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UMass Lowell, Salem State drop SAT, ACT requirement

With the college application season in full swing, the University of Massachusetts Lowell and Salem State University have joined a growing list of colleges that will no longer require applicants to submit SAT and ACT scores.

Officials at the two colleges say dropping the requirement will allow them to better evaluate applicants holistically. The changes took effect for students applying for fall 2016.

“If you’re going to admit students who are going to succeed at an institution, what is the significance of a test?” asked Bonnie Galinski, assistant vice president for enrollment management at Salem State. “We really wanted to look at the quality of work that a student is doing in the classroom.”


At Salem State, which alerted guidance counselors of the change Oct. 23, administrators said the application review process might take longer without test scores to consider. But they say the extra work is worth it.

Earlier in October, UMass Lowell launched a pilot program for its test-optional application. Administrators plan to monitor the system over the next year and decide whether to continue it. In an e-mail to guidance counselors, Kerri Johnston, the school’s director of admissions, said Monday that the college had closely analyzed its enrollment policies.

“What we have learned — and that you may have known for a long time — is that we were turning away some great students whose standardized test scores did not reflect their ability to succeed,” Johnston said.

Officials at both universities say test-optional applicants will be required to submit additional application materials.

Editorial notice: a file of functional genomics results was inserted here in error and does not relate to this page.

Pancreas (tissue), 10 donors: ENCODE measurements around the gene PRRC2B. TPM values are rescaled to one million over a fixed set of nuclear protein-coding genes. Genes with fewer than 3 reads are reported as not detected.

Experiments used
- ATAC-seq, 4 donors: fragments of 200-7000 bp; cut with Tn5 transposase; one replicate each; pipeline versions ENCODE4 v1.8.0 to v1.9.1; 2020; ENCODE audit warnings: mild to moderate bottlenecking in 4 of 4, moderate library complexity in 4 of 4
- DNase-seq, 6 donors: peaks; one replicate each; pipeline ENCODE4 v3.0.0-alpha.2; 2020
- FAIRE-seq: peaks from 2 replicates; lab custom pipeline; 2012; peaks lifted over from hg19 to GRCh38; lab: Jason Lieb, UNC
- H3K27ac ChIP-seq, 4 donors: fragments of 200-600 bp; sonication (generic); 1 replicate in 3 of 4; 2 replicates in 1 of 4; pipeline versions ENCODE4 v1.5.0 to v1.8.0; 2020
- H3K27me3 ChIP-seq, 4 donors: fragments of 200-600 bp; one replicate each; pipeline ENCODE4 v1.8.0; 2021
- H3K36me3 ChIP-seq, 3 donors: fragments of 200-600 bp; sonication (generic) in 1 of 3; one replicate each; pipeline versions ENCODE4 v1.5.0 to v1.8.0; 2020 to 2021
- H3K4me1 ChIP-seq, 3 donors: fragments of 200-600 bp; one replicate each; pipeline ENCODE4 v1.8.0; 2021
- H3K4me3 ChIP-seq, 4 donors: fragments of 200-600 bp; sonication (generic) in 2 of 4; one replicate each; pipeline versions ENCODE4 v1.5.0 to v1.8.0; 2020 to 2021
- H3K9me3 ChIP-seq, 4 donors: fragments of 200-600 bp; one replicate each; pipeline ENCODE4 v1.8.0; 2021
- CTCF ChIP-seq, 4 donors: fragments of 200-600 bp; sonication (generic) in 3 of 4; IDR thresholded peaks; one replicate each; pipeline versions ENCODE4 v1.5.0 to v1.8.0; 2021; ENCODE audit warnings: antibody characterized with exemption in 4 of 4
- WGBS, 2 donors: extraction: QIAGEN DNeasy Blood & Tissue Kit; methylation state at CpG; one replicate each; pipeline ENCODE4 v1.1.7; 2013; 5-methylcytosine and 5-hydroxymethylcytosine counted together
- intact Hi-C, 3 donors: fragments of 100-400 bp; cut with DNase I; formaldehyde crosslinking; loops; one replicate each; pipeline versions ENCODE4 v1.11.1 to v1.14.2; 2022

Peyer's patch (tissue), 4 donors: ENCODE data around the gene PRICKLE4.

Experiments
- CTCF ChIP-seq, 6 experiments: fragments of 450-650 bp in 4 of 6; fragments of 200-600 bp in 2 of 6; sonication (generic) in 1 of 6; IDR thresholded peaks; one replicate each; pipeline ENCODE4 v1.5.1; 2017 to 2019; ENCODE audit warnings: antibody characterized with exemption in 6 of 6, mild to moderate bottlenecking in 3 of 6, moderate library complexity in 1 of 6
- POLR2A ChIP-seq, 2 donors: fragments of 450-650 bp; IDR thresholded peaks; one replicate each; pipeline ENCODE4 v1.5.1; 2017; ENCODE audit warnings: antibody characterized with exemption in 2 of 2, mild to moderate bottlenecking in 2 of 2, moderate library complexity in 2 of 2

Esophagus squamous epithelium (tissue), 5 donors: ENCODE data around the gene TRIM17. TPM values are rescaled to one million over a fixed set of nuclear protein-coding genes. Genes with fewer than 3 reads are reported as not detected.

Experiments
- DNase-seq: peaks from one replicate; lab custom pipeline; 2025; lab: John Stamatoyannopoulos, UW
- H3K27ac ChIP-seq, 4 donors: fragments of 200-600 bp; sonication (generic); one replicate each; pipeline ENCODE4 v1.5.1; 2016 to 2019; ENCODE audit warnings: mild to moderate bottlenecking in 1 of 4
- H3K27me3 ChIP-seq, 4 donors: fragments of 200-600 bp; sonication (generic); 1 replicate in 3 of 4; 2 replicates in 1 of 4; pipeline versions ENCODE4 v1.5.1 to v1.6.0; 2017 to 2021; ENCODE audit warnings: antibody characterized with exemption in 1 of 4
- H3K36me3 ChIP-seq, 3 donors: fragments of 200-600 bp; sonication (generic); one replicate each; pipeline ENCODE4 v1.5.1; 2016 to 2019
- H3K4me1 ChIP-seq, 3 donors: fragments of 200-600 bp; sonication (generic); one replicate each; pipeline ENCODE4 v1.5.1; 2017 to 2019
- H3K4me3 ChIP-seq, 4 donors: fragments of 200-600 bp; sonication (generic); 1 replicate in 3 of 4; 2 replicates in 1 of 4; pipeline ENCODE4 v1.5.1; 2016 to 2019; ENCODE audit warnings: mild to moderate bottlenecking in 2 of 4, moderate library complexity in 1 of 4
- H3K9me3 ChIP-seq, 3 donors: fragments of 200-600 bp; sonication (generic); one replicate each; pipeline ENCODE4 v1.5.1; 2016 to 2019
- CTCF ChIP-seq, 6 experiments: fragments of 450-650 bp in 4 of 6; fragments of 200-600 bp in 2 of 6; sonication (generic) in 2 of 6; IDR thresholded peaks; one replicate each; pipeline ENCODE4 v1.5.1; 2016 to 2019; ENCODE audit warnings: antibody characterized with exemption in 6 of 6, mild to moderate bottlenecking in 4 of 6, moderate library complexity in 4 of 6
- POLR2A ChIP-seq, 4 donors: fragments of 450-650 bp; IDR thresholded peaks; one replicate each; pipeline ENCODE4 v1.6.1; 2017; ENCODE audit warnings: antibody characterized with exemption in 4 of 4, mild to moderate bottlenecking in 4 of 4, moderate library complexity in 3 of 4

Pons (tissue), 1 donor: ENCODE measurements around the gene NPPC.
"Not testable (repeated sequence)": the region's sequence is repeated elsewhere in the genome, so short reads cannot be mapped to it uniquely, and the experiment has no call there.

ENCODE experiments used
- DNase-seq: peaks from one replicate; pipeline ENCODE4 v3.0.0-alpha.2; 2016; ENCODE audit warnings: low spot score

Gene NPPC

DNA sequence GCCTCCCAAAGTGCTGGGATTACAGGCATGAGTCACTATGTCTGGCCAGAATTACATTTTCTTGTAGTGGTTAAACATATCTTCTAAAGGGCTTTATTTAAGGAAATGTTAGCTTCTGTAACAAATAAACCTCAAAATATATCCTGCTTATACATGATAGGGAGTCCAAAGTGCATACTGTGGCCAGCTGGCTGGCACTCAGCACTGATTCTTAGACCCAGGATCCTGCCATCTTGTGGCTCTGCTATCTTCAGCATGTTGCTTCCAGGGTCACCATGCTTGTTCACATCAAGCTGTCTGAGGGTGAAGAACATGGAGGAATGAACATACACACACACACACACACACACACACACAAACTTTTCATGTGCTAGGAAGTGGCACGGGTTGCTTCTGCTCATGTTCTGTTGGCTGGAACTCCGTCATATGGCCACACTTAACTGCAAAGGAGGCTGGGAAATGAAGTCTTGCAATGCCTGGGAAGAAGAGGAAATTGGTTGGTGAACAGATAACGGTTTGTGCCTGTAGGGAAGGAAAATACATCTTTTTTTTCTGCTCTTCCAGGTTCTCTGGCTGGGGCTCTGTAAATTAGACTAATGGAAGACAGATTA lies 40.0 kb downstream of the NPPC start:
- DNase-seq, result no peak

The two colleges join a pool of more than 800 test-optional schools across the country, including 35 in Massachusetts, according to the National Center for Fair and Open Testing, a Boston-based watchdog group. Among the local schools are Brandeis University, Berklee College of Music, and Emmanuel and Stonehill colleges.


“For many years, the test-optional movement was viewed as something that only small, highly resourced liberal arts colleges could pursue because they had the time and money to look at applicants holistically,” said Bob Schaeffer, the center’s public education director.

But the stigma is shifting, Schaeffer said. In the past year, about 30 US schools have gone test-optional, he said.

Schaeffer attributes the surge to an increased understanding that testing is a teachable skill, one that analysts say benefits students who can afford expensive test prep.

“Knowing that it’s not required at an increasing number of schools, kids have the power of choices,” he said. “The test-optional movement empowers students to be able to put their best foot forward in the admission process and not have one bad test score branded on their file forever.”

Felicia Gans can be reached at felicia.gans@globe.com. Follow her on Twitter @FeliciaGans.